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Last updated on April 19, 2014 at 21:20 EDT

Bocaina Tree Frog, Aplastodiscus callipygius

The Bocaina Tree Frog (Aplastodiscus callipygius) or perereca-verde, is a species of frog belonging to the family Hylidae. It is native to Brazil. Its natural habitats are tropical or subtropical moist montane forests and rivers. It is threatened by loss of habitat.

It can grow to a length of about 2 inches, snout to vent. It has a broad head and a pointed snout, and vomerine teeth positioned on the roof of its mouth. The large and bulging eyes have golden irises with a horizontal slit pupil, and the tympanum is easily visible. There’s a single vocal sac within the throat. Not only is the general color of this frog green, but its muscles and bones are a green color, as well. Several species of closely related tree frogs inhabit the Brazilian forest habitat. The Bocaina tree frog has unique, large granulations in the region of its cloacae vent, which aids in distinguishing it from other species. The tadpoles are also unique.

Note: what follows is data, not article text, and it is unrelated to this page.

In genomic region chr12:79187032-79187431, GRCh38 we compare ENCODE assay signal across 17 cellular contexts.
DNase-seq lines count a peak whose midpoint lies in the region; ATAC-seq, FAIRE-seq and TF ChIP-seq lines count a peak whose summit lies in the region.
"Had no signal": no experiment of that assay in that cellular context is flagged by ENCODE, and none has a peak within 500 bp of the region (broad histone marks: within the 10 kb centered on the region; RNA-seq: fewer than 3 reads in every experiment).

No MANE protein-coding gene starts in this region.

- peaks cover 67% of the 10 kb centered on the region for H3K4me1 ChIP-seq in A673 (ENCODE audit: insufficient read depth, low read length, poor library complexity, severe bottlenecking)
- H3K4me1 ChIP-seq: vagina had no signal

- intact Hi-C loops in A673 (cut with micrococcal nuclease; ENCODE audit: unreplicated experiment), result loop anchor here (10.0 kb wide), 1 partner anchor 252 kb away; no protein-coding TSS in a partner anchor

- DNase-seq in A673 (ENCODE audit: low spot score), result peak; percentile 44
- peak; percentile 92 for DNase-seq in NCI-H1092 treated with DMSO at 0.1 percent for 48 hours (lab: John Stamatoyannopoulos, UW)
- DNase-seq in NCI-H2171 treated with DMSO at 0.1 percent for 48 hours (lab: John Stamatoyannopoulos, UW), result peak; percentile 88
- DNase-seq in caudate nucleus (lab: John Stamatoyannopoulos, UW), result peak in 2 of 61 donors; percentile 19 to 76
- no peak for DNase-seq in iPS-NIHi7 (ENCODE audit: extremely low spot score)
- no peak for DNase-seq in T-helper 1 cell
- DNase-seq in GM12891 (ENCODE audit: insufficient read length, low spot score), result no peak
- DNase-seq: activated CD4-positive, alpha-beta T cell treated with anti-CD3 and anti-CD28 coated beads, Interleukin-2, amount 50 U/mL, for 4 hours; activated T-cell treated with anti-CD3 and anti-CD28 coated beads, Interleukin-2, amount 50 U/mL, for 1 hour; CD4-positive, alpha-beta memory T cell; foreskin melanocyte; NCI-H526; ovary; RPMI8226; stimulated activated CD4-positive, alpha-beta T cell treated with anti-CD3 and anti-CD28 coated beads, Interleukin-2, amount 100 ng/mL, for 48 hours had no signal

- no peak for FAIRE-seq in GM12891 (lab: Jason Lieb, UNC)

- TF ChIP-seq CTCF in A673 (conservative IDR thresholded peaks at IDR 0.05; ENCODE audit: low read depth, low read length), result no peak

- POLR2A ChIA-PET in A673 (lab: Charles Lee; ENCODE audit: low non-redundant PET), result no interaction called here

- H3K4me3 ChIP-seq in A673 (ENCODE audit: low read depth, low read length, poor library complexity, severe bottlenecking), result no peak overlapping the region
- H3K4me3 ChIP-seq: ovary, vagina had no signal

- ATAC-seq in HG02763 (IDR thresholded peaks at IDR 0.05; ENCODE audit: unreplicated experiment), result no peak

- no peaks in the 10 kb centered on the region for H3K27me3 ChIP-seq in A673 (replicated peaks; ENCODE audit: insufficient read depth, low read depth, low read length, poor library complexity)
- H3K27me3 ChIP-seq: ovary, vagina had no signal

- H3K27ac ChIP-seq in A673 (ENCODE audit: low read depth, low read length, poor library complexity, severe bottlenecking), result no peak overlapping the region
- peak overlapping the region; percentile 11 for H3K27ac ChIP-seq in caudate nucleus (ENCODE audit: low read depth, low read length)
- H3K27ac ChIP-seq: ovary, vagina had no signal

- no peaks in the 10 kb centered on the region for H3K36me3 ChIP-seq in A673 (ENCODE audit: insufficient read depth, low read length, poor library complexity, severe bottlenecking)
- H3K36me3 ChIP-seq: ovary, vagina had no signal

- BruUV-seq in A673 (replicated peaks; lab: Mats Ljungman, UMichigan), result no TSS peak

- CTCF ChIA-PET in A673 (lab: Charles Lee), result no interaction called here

It is an arboreal species known from the mountainous portions of south-eastern Brazil at up to 5900 feet above sea level. The majority of its range is in national parks, such as the Serra da Bocaina National Park, from where it was initially described. Its habitat is in both virgin forests and old secondary growth forests near mountain streams. It doesn’t usually occur in agricultural areas or near human settlements.

Breeding occurs between September and February. The male individual calls at night from among rocks or from the banks of streams in forests. The eggs are laid in underground nests on the muddy bank, and the developing tadpoles live on the bottom of the stream. They go though metamorphosis when they reach about .83 inches long.

Image Caption: Aplastodiscus callipygius. Credit: Diogo B. Provete/Wikipedia (CC BY-SA 2.5)

Bocaina Tree Frog Aplastodiscus callipygius